To put things in perspective, here are a bunch of related jobs that the readers of AHP might have chosen as a career instead: Sociologist is #8, Philosopher is #12, Publication Editor is #31, Anthropologist is #40, Librarian is #43, School Principal (including at colleges and universities) is #48, Psychologist is #59, Technical Writer is #60, Museum Curator is #66, Author is #93, and Psychiatrist is #100.
Although being an historian is more stressful than the other top 6 jobs, it also pays less (an average of $61,000 per year). But, then again, undertakers — who also work with the dead — work longer hours in a more stressful environment for even less pay. So it could be worse. They rank #164.
Yale University seeks a Lecturer in the history of medicine for a one-year term to begin July 1, 2008, with the possibility of renewal for a second year. Historians working on any geographic area of the history of medicine, broadly defined, since the 18th century are invited to apply.
The primary appointment will be in the Section of the History of Medicine, Yale University School of Medicine, and duties will include undergraduate and graduate teaching in the Yale Program in the History of Science and Medicine. Applications should be sent as soon as possible, and will be considered on a rolling basis as they are received. Continue reading →
Trinity College Dublin (Ireland) is advertising a position for a permanent lectureship in the history and foundations of psychology. The post is summarized as follows:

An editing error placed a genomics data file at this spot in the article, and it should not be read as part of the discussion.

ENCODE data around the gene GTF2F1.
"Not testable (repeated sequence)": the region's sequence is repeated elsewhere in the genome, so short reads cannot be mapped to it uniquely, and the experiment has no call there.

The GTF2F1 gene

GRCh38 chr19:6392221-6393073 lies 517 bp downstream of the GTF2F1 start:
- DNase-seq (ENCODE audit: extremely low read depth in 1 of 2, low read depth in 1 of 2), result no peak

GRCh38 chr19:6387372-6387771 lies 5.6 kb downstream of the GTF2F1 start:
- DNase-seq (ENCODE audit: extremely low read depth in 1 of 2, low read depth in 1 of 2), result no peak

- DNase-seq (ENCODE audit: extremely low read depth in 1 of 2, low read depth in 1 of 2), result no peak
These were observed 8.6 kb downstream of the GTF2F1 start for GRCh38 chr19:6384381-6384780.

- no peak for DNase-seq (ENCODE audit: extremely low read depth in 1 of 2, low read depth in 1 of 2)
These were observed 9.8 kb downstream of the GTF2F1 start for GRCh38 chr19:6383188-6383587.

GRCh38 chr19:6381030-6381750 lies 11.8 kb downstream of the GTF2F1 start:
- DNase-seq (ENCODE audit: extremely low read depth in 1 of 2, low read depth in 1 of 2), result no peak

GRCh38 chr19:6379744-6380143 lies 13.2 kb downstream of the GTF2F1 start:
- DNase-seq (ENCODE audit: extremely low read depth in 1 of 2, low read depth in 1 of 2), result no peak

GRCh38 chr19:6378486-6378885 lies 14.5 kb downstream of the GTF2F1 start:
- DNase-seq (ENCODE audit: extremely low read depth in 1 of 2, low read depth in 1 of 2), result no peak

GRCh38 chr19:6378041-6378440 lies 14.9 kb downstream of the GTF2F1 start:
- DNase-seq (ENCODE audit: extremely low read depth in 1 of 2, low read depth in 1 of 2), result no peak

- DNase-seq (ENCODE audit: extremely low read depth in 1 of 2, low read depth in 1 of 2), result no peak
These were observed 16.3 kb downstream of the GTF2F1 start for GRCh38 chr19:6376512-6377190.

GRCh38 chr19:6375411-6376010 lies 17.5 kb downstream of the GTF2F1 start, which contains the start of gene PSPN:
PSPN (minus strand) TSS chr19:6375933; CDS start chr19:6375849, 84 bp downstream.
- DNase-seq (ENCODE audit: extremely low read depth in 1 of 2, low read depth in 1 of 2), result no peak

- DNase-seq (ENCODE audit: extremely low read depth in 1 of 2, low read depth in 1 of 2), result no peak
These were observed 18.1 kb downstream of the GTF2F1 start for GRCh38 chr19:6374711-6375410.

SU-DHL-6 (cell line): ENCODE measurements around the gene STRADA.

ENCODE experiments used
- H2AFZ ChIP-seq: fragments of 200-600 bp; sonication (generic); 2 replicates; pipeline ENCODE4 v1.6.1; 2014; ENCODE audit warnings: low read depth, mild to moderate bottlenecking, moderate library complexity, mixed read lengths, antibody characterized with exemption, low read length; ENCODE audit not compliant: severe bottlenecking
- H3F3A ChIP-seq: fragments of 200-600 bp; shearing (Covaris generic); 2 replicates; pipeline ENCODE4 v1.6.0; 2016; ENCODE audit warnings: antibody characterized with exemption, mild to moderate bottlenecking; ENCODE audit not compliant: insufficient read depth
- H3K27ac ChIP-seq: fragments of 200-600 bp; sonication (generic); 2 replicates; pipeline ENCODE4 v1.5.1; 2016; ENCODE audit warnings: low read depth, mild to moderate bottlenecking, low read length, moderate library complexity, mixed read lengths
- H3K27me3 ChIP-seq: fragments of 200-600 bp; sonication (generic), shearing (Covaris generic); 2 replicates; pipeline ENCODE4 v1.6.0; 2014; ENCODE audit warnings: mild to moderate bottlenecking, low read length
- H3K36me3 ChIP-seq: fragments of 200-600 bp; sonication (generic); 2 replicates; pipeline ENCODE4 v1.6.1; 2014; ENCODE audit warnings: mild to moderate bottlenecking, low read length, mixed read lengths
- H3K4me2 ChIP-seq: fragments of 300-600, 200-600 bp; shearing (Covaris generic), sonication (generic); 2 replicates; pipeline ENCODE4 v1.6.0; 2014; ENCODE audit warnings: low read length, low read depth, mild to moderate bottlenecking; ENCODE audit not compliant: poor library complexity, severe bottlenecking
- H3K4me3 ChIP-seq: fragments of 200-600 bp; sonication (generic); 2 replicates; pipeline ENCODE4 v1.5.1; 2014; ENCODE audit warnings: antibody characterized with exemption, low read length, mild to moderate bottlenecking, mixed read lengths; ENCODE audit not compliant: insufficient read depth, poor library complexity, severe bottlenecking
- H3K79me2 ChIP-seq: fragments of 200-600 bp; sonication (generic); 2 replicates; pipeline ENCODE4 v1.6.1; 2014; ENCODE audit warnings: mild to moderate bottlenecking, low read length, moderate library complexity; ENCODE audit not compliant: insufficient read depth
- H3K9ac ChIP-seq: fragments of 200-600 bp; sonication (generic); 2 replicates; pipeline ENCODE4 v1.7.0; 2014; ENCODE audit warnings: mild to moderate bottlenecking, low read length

The School of Psychology (www.psychology.tcd.ie) seeks to appoint a Lecturer in the History and Foundations of Psychology. Applications are sought from candidates who have a strong record of peer-reviewed publications and successful grant applications commensurate with their stage of career. The successful candidate will be expected to provide teaching in Introduction to Psychology and History of Psychology, Continue reading →
With over two million visitors each year and as the number one destination for educational groups, the British Science Museum aims to be the most admired museum in the world. Key to this ambition is raising the profile of psychology within the Museum’s exhibitions and programming. To that end, with the support of the British Psychological Society (BPS), they have created a part-time five year curatorial post. Details here.
The Office of NIH History and Stetten Museum maintain documentary and artifact collections relating to the history of the National Institutes of Health. These collections consist of more than 30,000 prints and photographs, 2,000 instruments and artifacts, 400 books, and 1,500 linear feet of documents and audiovisuals. The Office preserves papers, photographs, and audio-visual materials, while the Stetten Museum collects, preserves, and interprets biomedical research instruments and technologies related to the work of the NIH, and non-scientific objects which place the NIH in historical and cultural context. Museum exhibits seek to educate the public about the process of twentieth century biomedical research and about its achievements, generally focusing on the research of NIH investigators as case studies.